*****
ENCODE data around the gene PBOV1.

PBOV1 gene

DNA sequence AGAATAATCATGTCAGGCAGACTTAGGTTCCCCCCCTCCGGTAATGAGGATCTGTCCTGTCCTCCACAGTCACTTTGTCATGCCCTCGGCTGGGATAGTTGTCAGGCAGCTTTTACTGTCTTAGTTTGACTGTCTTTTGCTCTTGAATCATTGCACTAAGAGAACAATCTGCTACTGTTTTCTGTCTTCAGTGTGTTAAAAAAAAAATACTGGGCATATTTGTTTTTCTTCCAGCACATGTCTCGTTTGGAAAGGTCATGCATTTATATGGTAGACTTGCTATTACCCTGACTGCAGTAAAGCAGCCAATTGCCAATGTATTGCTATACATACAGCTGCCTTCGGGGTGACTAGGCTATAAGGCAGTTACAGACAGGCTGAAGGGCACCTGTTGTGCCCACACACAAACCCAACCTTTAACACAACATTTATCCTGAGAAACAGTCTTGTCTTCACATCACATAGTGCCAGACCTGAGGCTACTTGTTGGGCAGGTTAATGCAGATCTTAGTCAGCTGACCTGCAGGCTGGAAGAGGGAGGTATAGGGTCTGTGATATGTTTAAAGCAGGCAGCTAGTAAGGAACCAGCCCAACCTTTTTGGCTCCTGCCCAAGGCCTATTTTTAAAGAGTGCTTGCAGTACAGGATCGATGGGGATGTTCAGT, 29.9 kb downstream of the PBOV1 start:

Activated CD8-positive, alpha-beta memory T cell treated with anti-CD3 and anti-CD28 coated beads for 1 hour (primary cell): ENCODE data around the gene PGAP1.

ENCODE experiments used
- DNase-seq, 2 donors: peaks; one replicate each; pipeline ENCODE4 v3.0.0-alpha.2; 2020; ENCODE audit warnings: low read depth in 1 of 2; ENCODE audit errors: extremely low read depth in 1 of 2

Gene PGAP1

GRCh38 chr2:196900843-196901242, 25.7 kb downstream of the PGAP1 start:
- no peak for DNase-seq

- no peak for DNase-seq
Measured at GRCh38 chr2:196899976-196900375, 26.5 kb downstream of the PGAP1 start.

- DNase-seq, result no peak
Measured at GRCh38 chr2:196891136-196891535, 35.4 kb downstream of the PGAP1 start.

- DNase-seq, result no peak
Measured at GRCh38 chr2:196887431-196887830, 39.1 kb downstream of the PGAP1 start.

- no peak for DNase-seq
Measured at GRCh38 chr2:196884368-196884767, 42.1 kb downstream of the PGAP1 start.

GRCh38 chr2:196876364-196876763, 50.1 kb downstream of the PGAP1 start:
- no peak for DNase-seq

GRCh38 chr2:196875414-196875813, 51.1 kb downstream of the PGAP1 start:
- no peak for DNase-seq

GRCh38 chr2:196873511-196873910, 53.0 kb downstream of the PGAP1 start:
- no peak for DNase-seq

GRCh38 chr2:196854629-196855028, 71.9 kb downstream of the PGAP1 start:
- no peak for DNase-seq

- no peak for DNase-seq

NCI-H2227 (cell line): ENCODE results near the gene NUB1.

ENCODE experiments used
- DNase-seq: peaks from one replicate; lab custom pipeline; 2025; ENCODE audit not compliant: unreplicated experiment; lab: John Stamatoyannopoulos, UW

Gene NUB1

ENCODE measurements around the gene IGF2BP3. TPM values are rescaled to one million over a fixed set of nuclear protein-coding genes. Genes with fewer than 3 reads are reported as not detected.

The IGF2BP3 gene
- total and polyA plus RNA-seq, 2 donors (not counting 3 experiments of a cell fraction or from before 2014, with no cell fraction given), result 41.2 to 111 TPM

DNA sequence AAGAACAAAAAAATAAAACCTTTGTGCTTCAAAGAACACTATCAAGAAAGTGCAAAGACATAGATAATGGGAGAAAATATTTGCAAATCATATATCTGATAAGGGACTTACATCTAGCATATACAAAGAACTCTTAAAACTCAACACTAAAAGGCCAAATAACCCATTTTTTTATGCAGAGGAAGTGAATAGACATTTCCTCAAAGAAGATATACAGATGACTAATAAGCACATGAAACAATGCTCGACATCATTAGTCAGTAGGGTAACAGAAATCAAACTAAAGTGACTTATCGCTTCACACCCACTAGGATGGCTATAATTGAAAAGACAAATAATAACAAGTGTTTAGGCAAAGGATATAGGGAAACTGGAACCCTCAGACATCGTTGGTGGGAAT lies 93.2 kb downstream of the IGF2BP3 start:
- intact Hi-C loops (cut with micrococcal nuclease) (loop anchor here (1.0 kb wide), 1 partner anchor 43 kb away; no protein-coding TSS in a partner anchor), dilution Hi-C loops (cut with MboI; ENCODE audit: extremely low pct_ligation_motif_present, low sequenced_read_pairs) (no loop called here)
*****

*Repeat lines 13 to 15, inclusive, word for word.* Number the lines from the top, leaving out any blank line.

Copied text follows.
Measured at GRCh38 chr2:196891136-196891535, 35.4 kb downstream of the PGAP1 start.

- DNase-seq, result no peak
Measured at GRCh38 chr2:196887431-196887830, 39.1 kb downstream of the PGAP1 start.